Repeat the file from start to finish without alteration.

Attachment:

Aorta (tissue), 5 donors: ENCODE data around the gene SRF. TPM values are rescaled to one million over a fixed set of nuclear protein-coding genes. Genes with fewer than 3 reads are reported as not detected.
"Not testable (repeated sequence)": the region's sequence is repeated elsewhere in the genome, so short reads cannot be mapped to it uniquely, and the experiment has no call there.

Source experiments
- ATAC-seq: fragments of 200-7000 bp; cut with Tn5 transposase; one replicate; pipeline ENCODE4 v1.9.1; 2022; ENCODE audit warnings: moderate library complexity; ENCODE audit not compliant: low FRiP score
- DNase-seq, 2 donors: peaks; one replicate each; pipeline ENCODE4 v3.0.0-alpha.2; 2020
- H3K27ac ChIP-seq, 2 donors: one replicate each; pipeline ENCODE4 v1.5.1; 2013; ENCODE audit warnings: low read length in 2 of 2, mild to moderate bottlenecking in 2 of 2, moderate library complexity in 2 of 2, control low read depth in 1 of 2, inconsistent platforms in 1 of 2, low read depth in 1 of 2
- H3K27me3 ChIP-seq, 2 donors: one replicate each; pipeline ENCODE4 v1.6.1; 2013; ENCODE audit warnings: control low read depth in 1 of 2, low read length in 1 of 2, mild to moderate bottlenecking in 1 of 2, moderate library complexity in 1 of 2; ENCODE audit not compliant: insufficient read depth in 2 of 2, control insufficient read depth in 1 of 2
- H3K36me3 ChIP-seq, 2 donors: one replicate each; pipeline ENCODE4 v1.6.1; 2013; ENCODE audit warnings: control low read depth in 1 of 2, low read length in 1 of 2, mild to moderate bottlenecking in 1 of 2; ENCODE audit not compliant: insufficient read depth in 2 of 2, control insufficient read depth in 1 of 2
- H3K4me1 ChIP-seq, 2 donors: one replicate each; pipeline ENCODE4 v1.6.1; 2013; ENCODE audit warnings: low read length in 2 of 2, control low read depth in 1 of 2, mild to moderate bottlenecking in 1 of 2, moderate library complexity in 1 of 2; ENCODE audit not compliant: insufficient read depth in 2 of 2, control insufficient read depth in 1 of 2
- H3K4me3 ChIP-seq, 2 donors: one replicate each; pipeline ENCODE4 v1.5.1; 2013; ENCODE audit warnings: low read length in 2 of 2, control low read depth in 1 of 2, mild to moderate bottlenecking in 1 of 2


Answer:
Aorta (tissue), 5 donors: ENCODE data around the gene SRF. TPM values are rescaled to one million over a fixed set of nuclear protein-coding genes. Genes with fewer than 3 reads are reported as not detected.
"Not testable (repeated sequence)": the region's sequence is repeated elsewhere in the genome, so short reads cannot be mapped to it uniquely, and the experiment has no call there.

Source experiments
- ATAC-seq: fragments of 200-7000 bp; cut with Tn5 transposase; one replicate; pipeline ENCODE4 v1.9.1; 2022; ENCODE audit warnings: moderate library complexity; ENCODE audit not compliant: low FRiP score
- DNase-seq, 2 donors: peaks; one replicate each; pipeline ENCODE4 v3.0.0-alpha.2; 2020
- H3K27ac ChIP-seq, 2 donors: one replicate each; pipeline ENCODE4 v1.5.1; 2013; ENCODE audit warnings: low read length in 2 of 2, mild to moderate bottlenecking in 2 of 2, moderate library complexity in 2 of 2, control low read depth in 1 of 2, inconsistent platforms in 1 of 2, low read depth in 1 of 2
- H3K27me3 ChIP-seq, 2 donors: one replicate each; pipeline ENCODE4 v1.6.1; 2013; ENCODE audit warnings: control low read depth in 1 of 2, low read length in 1 of 2, mild to moderate bottlenecking in 1 of 2, moderate library complexity in 1 of 2; ENCODE audit not compliant: insufficient read depth in 2 of 2, control insufficient read depth in 1 of 2
- H3K36me3 ChIP-seq, 2 donors: one replicate each; pipeline ENCODE4 v1.6.1; 2013; ENCODE audit warnings: control low read depth in 1 of 2, low read length in 1 of 2, mild to moderate bottlenecking in 1 of 2; ENCODE audit not compliant: insufficient read depth in 2 of 2, control insufficient read depth in 1 of 2
- H3K4me1 ChIP-seq, 2 donors: one replicate each; pipeline ENCODE4 v1.6.1; 2013; ENCODE audit warnings: low read length in 2 of 2, control low read depth in 1 of 2, mild to moderate bottlenecking in 1 of 2, moderate library complexity in 1 of 2; ENCODE audit not compliant: insufficient read depth in 2 of 2, control insufficient read depth in 1 of 2
- H3K4me3 ChIP-seq, 2 donors: one replicate each; pipeline ENCODE4 v1.5.1; 2013; ENCODE audit warnings: low read length in 2 of 2, control low read depth in 1 of 2, mild to moderate bottlenecking in 1 of 2